Judge's sarcasm was 'unwarranted and wholly inappropriate,' appeals court says

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An Illinois appeals court has ordered a new trial before a new judge for a criminal defendant, citing the prosecutor’s opening statement and the trial judge’s “unwarranted and wholly inappropriate sarcasm” during a sentencing hearing.

The court ruled (PDF) on Oct. 11 on behalf of Antonio Jones, who was convicted of attempted murder and aggravated battery in Cook County for allegedly ordering another man to shoot through a door at police officers trying to enter his home, the Chicago Tribune reports. Three officers were injured when the glass door shattered.

The decision said the prosecutor had called Jones a “criminal” at least four times in her opening statement. The second time, the prosecutor called Jones and his co-defendant “cold-blooded criminals,” spurring the judge to admonish jurors to disregard the comment. Jones had not been previously convicted of any crime.

The criminal characterization had no basis in fact and “did not belong in an opening statement under any circumstances,” the appeals court said.

The decision also criticized Judge Stanley Sacks of Chicago for a remark he made at the sentencing hearing after Jones apologized to his children. Sacks said he didn’t believe Jones and the co-defendant “thought about their kids in the slightest on that day. If someone said, ‘Hey, man, how are your kids doing?’ their response would be ‘What kids? I got kids somewhere?’ They are facing possible 45 years in prison at 85 percent or whatever it turns out to be. Take care of those kids.”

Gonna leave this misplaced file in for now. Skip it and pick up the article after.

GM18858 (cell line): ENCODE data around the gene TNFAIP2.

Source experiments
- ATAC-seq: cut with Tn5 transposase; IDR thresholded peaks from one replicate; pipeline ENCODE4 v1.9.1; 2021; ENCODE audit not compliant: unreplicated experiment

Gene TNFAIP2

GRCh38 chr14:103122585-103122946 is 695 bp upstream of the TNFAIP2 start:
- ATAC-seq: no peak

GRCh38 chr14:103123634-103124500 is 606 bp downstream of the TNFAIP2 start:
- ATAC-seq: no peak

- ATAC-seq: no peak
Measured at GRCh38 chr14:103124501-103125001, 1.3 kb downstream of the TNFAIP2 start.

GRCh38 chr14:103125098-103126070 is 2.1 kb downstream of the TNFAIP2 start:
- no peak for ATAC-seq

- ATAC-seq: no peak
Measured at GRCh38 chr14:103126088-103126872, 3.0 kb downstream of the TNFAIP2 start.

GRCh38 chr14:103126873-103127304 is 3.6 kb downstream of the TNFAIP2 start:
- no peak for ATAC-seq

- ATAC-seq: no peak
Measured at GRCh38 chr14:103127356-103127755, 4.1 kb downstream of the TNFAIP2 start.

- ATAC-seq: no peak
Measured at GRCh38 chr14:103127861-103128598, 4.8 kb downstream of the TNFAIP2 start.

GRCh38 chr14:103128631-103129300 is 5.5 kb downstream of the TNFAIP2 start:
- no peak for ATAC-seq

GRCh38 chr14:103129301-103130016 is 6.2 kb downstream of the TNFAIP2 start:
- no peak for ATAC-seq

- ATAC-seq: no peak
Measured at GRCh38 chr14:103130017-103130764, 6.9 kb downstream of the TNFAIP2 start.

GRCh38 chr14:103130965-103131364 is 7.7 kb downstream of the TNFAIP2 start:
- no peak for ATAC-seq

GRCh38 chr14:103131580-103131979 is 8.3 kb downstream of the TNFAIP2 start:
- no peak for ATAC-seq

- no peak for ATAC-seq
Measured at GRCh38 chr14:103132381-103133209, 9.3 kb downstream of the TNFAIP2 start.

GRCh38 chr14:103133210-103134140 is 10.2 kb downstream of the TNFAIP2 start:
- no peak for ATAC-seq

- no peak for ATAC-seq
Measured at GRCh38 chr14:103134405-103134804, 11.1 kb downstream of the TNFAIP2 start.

The court said Sacks’ remarks “leave little doubt that they were derisive and intended to malign an entire class of criminal defendants. …The court’s sarcasm was unwarranted and wholly inappropriate.”

The court also said Sacks should have allowed Jones to present his claim that he thought the officers were intruders and he acted in self-defense.

According to the Tribune, Sacks “has long had a reputation for delivering strongly worded rebukes from the bench.” He was reassigned for four months to domestic relations court in 2004 for what the Tribune describes as his “profanity-punctuated lecture” during a sentencing hearing.

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